The equilibrium criterion in an isolated system is that its entropy is maximum. An isolated system that is not in material equilibrium exhibits chemical reactions or flow of matter between phases. These irreversible processes produce an increase in the entropy of the system. When these processes cease, entropy reaches its highest value and the system is in equilibrium.

For closed systems, the equilibrium condition is the maximization of the entropy of the system plus that of its surroundings ($S_{sis}+S_{ent})$ maximum in equilibrium.

Using entropy as a criterion of spontenity forces us to know how the entropy of the environment varies in the case of closed systems. Since it is easier to work with the thermodynamic properties of the system, forgetting about the environment, we must look for another thermodynamic function that gives us an equilibrium criterion.

Most of the chemical reactions take place maintaining constant temperature and volume or temperature and pressure. Thus, the reactions between gases are carried out in a container of volume V inside a thermostatic bath at temperature T. The reactions in solutions are carried out in open containers, keeping the system at atmospheric pressure and temperature T.

To find equilibrium criteria in both reaction conditions, we will study a system at temperature T immersed in a bath also at temperature T. The system and its surroundings are isolated. We assume that the system is in thermal and mechanical equilibrium, but not material. For its part, the environment is in thermal, mechanical and material equilibrium. Imagine that an endothermic reaction occurs in the system, producing a flow of heat from the surroundings to the system, $dq_{sis}=-dq_{ent}$ or: $$dq_{sis}+dq_{ent }=0$$ The chemical reaction that takes place in our system is an irreversible process, which implies an increase in entropy of the universe. $$dS_{uni}=dS_{sis}+dS_{ent}>0$$ Since the surroundings remain in thermodynamic equilibrium during the course of the reaction, its entropy change will be given by: $$dS_{ent}=\frac{dq_{ent}}{T}$$ However, the entropy change of the system cannot be equal to $dq_{sis}/T$ since would imply that $dS_{uni}=0$. Therefore: $$dS_{sis}>\frac{dq_{sis}}{T}$$ Once the reaction reaches equilibrium if it will be true that $dS_{sis}=dq_{sis }/T$. Combined both equations we have: $$dS\geq \frac{dq}{T}$$ This last equation applies to closed systems in thermal and mechanical equilibrium with material change. Note that the equality holds when the system reaches material equilibrium.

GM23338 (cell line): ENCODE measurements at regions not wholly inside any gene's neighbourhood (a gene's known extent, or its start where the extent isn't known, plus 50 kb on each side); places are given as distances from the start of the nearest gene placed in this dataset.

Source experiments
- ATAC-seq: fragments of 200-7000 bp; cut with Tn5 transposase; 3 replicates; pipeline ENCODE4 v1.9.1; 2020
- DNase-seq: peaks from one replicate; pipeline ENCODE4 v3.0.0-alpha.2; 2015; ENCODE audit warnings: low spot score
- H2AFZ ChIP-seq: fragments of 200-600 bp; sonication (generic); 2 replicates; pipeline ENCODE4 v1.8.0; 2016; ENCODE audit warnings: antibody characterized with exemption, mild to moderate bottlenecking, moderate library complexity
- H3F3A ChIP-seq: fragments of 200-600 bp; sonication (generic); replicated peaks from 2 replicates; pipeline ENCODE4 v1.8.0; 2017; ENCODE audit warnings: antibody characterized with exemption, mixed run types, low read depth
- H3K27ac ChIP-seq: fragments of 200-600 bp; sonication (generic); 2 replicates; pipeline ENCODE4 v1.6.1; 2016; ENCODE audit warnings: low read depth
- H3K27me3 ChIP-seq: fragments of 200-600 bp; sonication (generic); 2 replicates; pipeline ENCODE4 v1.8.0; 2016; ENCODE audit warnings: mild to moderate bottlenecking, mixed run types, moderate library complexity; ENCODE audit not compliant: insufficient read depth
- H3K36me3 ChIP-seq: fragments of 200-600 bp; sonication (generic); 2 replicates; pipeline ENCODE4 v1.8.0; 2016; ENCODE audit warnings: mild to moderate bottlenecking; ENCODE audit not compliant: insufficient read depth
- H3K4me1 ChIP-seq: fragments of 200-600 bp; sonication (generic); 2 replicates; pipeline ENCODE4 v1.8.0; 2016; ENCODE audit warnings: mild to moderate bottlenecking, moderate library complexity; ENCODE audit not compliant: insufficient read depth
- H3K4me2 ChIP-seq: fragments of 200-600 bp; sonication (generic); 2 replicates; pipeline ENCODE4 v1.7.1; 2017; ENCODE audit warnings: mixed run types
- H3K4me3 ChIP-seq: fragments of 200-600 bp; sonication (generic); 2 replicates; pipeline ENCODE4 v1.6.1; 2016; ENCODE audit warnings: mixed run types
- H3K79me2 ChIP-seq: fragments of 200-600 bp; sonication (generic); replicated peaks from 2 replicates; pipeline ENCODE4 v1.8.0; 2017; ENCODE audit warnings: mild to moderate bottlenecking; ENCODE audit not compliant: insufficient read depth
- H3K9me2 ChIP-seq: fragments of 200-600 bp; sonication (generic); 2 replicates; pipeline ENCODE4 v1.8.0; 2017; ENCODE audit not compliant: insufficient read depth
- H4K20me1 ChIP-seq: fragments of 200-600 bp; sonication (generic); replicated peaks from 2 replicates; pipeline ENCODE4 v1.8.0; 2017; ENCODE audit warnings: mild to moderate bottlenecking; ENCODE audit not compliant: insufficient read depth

Using the first law of thermodynamics $dq=dU-dw$ we transform the previous inequality into: $$dU-dw\leq TdS$$ or $$dU\leq TdS +dw$$